Hyperactive nuclear loops

A study led by Ludwig San Diego’s Paul Mischel and Bing Ren with Ludwig Stanford’s Howard Chang took a deep dive into how extrachromosomal DNA (ecDNA) drives tumor growth, heterogeneity and drug resistance. Circles of DNA that exist outside chromosomes and encode multiple copies of growth-driving genes, ecDNAs are almost exclusively found in cancer cells. Previous work in Paul’s lab uncovered the phenomenon and revealed that ecDNA plays a key role in tumor progression and cellular heterogeneity across a large variety of cancers. In their most recent study, the team investigated the link between the molecular structure and gene expression patterns of ecDNAs using a variety of genomic analysis tools. They reported in Nature in November that though ecDNA is wound tightly around protein cores, it is structured in a manner that makes its cancer-driving genes highly accessible and prone to extraordinarily high levels of expression. The pitched expression of oncogenes in turn helps tumor cells evolve more quickly and respond more nimbly to changing environments and threats like cancer therapy.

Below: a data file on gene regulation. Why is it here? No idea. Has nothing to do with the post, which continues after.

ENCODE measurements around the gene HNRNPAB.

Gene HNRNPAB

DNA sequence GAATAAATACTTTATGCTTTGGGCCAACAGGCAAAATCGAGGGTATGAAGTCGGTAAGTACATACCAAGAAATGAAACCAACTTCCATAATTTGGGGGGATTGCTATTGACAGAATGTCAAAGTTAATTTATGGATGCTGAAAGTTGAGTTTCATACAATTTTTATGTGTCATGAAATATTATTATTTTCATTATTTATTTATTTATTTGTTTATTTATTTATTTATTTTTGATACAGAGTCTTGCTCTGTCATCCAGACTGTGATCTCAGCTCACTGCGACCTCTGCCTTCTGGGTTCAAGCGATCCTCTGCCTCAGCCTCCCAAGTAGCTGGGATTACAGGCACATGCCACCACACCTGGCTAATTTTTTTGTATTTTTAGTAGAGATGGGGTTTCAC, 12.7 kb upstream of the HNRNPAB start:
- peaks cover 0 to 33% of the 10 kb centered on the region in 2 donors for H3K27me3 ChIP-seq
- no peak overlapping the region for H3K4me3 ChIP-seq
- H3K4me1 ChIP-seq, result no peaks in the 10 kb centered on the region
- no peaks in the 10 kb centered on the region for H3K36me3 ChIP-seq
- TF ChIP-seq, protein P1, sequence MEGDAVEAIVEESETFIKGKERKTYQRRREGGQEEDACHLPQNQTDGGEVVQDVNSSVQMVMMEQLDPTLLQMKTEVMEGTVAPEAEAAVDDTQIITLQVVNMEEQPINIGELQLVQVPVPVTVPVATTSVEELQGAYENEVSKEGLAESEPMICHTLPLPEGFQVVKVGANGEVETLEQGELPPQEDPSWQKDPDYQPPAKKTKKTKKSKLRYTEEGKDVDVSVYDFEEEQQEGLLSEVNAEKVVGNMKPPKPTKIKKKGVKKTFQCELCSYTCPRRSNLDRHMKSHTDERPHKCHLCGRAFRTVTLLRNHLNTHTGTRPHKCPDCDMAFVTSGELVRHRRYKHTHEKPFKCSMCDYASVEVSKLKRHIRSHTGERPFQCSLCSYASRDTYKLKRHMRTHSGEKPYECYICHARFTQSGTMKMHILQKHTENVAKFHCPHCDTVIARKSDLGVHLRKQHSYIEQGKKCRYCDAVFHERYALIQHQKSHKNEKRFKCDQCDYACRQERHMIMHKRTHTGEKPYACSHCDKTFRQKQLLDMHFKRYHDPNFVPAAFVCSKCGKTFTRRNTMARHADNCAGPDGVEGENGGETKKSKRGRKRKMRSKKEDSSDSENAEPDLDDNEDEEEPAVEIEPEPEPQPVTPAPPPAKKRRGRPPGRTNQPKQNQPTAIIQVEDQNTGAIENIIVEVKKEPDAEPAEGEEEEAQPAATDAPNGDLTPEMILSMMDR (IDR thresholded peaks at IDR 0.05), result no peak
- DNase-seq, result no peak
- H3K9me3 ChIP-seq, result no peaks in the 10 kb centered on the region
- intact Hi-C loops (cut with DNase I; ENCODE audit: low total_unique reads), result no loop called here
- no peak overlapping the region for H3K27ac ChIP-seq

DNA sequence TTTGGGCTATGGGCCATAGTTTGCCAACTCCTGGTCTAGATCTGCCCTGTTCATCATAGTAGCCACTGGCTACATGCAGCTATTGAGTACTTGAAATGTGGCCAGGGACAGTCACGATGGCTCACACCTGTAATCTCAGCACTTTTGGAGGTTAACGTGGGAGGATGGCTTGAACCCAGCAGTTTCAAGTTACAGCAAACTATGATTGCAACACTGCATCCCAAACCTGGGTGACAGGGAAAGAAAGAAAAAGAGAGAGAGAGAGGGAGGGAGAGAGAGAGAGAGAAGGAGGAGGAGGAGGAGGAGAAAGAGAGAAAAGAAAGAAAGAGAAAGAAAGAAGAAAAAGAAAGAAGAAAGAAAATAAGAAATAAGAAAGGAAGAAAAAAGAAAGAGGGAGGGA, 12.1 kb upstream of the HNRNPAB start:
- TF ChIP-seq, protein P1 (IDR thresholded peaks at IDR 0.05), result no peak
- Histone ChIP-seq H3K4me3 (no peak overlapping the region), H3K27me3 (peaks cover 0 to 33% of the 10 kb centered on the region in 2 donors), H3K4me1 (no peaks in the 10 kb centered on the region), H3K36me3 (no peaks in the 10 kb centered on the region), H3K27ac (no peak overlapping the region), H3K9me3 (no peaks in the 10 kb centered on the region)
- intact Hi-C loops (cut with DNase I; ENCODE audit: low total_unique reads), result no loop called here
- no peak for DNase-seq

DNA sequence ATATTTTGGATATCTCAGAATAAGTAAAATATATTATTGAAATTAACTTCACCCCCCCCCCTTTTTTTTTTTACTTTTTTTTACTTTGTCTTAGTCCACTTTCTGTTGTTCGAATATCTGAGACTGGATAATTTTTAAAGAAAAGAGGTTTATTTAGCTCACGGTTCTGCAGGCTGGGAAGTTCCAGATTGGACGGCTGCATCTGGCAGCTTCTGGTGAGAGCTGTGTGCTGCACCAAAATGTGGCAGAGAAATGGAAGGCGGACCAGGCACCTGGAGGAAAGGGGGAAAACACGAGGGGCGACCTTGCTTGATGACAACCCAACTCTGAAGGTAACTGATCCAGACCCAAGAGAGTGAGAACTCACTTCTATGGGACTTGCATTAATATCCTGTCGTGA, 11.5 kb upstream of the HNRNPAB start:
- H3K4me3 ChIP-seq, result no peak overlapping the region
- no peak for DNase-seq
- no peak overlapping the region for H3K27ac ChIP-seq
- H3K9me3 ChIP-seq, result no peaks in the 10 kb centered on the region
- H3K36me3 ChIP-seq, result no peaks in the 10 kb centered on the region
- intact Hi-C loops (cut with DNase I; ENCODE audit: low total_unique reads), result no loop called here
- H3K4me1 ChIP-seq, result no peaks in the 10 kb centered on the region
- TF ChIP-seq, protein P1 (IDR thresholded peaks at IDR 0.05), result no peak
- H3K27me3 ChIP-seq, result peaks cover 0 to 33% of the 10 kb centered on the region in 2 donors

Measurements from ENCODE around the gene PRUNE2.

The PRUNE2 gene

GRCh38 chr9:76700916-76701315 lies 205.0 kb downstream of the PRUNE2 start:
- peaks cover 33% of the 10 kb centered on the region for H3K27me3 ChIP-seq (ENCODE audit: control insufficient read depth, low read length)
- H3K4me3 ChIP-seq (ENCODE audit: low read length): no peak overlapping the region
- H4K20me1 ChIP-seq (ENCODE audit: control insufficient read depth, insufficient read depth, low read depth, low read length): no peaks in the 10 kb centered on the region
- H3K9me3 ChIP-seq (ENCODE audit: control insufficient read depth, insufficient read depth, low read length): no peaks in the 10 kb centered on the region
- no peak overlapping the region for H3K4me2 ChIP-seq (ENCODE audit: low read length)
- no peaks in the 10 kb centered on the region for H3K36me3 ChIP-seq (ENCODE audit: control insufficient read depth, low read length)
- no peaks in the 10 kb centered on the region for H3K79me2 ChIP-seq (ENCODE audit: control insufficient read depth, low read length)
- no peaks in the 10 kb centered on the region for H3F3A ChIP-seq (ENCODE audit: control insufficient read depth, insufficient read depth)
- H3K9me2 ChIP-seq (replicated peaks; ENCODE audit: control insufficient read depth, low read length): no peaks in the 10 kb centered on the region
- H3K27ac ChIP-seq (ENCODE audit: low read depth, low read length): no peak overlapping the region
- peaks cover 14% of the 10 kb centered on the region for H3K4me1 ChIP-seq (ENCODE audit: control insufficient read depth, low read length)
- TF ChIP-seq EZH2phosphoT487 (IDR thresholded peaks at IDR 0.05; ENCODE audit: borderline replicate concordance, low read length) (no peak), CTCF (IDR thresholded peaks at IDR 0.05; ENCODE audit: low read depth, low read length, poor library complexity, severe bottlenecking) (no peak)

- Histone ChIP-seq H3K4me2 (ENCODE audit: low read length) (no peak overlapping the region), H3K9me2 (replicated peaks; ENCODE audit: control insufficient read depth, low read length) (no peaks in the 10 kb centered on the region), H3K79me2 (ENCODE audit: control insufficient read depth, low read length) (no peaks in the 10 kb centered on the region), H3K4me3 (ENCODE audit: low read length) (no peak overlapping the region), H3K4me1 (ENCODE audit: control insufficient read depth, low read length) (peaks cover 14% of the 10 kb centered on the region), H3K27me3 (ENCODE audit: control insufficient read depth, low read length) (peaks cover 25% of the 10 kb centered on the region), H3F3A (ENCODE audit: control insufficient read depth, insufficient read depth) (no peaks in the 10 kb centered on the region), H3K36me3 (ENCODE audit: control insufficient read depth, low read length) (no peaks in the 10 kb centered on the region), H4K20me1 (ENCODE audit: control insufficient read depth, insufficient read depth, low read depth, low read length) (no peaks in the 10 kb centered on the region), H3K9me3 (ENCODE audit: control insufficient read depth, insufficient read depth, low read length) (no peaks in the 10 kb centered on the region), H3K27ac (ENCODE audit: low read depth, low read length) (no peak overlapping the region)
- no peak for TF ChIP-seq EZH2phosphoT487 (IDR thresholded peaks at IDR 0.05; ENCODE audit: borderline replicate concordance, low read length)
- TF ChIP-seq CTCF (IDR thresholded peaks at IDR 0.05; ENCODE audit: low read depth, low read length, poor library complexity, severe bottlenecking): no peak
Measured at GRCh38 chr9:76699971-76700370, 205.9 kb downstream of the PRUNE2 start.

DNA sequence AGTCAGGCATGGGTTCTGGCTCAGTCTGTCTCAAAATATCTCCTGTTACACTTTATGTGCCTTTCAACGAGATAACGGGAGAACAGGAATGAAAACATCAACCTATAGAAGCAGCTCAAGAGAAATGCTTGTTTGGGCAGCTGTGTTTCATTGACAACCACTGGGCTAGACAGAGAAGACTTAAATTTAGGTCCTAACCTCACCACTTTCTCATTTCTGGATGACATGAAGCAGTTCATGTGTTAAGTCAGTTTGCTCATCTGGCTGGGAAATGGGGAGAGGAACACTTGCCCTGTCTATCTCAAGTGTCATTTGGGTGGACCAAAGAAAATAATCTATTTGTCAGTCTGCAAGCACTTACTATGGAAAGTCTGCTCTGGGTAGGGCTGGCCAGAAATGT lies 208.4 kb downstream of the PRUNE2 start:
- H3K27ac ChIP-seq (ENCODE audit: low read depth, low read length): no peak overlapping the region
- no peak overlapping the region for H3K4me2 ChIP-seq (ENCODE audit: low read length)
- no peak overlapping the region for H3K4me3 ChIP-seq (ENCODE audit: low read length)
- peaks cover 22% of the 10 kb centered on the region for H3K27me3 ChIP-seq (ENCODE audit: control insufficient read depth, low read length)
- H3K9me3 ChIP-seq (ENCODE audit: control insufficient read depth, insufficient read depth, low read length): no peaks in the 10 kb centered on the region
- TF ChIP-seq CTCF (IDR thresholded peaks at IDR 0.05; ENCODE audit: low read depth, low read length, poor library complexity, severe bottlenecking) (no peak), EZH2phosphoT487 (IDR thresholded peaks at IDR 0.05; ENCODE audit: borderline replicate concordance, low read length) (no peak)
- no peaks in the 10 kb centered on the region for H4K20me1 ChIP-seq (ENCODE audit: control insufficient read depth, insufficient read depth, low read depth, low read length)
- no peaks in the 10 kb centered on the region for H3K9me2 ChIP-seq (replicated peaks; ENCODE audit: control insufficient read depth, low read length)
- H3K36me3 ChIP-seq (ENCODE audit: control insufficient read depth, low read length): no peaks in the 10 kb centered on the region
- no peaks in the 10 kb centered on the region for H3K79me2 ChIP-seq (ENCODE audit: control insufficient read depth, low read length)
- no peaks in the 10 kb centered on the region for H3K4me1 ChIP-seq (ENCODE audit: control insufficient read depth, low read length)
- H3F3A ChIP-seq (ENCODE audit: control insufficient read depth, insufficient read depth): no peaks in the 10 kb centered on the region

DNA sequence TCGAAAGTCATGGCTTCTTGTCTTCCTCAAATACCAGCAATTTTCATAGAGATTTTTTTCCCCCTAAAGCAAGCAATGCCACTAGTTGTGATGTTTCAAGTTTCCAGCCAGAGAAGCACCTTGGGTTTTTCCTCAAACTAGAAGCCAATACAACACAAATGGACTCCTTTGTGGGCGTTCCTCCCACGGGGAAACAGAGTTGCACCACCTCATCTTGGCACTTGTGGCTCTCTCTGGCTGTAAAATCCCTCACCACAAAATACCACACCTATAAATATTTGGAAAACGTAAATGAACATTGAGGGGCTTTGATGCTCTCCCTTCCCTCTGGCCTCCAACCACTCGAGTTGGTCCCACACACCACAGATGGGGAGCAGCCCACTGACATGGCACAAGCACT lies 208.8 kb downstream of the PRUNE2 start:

This article appeared in the April 2020 issue of Ludwig Link. Click here to download a PDF (1 MB).


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